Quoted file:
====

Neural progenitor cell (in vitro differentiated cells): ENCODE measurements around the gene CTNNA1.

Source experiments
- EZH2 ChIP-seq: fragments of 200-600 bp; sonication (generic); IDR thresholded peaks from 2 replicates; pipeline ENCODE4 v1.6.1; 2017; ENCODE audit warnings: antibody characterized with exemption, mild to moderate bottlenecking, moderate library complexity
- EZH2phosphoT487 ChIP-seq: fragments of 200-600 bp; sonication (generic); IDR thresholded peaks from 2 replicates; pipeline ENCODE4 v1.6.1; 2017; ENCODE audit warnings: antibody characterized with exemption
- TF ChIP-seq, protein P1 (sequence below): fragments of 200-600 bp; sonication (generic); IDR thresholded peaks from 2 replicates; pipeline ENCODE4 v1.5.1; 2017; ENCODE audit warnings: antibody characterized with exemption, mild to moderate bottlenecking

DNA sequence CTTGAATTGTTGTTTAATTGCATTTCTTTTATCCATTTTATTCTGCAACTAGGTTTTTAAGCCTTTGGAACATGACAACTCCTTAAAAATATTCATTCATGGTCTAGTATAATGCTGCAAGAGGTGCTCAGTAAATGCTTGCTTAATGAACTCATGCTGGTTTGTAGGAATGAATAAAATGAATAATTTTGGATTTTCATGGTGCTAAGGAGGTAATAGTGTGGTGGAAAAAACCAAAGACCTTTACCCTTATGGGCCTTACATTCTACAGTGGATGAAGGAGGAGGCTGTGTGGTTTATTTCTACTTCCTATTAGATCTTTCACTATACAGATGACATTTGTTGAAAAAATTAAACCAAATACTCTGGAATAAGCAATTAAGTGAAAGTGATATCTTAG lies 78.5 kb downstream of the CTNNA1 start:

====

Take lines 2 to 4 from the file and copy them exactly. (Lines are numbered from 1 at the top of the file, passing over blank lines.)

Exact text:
Source experiments
- EZH2 ChIP-seq: fragments of 200-600 bp; sonication (generic); IDR thresholded peaks from 2 replicates; pipeline ENCODE4 v1.6.1; 2017; ENCODE audit warnings: antibody characterized with exemption, mild to moderate bottlenecking, moderate library complexity
- EZH2phosphoT487 ChIP-seq: fragments of 200-600 bp; sonication (generic); IDR thresholded peaks from 2 replicates; pipeline ENCODE4 v1.6.1; 2017; ENCODE audit warnings: antibody characterized with exemption